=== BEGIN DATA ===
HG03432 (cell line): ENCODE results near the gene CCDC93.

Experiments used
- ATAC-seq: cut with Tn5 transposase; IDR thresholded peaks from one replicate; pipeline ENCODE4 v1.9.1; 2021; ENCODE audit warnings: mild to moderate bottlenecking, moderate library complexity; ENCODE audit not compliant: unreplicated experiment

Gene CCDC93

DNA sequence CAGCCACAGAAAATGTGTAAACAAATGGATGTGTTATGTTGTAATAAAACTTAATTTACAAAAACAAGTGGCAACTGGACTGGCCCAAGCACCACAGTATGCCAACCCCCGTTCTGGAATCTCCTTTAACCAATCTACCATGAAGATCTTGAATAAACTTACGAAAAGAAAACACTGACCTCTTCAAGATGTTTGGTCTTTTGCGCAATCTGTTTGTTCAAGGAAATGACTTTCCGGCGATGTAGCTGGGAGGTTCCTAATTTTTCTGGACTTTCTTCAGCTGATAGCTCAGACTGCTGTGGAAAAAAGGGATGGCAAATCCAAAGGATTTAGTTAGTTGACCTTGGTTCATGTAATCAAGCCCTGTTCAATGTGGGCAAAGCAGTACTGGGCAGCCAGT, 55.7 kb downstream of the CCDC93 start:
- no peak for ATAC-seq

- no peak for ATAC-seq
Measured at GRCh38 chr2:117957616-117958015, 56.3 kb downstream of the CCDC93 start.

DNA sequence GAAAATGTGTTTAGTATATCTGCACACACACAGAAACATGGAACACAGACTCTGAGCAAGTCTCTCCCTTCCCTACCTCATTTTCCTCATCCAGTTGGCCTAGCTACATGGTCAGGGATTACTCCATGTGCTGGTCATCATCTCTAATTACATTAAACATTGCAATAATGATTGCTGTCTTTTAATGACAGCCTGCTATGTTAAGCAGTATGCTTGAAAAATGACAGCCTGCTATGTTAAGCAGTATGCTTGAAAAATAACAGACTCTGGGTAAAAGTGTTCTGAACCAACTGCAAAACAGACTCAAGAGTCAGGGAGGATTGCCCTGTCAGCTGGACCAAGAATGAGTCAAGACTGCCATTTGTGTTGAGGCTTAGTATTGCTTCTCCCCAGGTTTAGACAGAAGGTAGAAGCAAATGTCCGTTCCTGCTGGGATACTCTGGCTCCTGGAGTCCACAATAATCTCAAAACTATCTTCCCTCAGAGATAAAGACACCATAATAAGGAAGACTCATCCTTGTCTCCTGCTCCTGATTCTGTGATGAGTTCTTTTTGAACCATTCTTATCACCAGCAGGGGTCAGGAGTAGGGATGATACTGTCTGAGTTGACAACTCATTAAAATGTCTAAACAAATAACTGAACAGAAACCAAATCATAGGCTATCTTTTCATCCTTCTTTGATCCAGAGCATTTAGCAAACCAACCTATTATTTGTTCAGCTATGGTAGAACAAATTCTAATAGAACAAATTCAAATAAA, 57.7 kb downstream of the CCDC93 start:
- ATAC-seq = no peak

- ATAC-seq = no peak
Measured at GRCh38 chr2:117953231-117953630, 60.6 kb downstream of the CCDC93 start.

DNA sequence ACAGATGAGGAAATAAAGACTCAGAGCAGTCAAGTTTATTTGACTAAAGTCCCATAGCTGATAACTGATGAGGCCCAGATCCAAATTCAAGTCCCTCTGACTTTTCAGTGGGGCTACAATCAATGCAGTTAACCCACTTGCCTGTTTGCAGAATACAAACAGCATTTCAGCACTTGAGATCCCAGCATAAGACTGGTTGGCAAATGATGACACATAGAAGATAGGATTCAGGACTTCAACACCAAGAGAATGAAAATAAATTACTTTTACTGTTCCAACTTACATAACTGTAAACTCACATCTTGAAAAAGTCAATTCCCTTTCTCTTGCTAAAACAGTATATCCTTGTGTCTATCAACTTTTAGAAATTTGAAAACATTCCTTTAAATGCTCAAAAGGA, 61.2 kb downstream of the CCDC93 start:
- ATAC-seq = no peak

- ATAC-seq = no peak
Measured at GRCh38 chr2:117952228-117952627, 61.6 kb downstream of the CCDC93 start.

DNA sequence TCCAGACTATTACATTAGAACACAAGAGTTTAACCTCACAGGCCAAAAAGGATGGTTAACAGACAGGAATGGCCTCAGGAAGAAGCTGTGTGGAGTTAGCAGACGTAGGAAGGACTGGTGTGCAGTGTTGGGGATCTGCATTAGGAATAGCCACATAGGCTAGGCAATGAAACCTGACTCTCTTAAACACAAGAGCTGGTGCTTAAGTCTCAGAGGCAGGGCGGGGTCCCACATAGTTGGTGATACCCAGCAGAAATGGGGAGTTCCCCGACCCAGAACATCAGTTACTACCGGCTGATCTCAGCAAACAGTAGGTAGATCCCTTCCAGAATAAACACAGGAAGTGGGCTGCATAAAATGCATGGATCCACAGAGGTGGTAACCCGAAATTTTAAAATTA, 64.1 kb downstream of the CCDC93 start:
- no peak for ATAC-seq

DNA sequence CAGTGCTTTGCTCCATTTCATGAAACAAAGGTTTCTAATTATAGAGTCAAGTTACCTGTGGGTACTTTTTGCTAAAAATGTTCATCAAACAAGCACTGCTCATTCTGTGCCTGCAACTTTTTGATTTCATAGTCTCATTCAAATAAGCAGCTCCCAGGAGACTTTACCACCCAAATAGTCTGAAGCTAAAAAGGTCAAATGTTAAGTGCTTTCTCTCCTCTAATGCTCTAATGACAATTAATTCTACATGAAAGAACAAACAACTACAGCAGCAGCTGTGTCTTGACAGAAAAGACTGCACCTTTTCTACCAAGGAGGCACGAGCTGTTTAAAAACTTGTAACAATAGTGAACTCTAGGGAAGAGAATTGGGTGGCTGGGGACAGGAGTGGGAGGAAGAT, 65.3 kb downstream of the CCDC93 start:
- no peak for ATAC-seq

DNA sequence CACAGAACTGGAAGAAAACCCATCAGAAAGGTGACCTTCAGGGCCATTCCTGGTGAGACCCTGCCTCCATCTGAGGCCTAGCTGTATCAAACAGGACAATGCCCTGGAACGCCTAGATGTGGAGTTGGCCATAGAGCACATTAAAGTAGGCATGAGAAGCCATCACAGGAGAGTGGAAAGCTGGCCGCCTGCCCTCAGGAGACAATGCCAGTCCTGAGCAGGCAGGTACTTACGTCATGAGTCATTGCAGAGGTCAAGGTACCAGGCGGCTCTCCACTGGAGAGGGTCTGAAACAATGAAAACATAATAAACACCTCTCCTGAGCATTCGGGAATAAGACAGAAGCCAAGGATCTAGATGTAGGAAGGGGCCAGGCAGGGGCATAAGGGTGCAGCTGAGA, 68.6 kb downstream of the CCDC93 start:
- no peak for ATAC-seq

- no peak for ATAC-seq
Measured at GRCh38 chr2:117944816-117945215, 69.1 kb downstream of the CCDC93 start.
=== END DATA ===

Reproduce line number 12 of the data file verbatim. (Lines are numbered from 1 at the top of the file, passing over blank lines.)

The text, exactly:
Measured at GRCh38 chr2:117953231-117953630, 60.6 kb downstream of the CCDC93 start.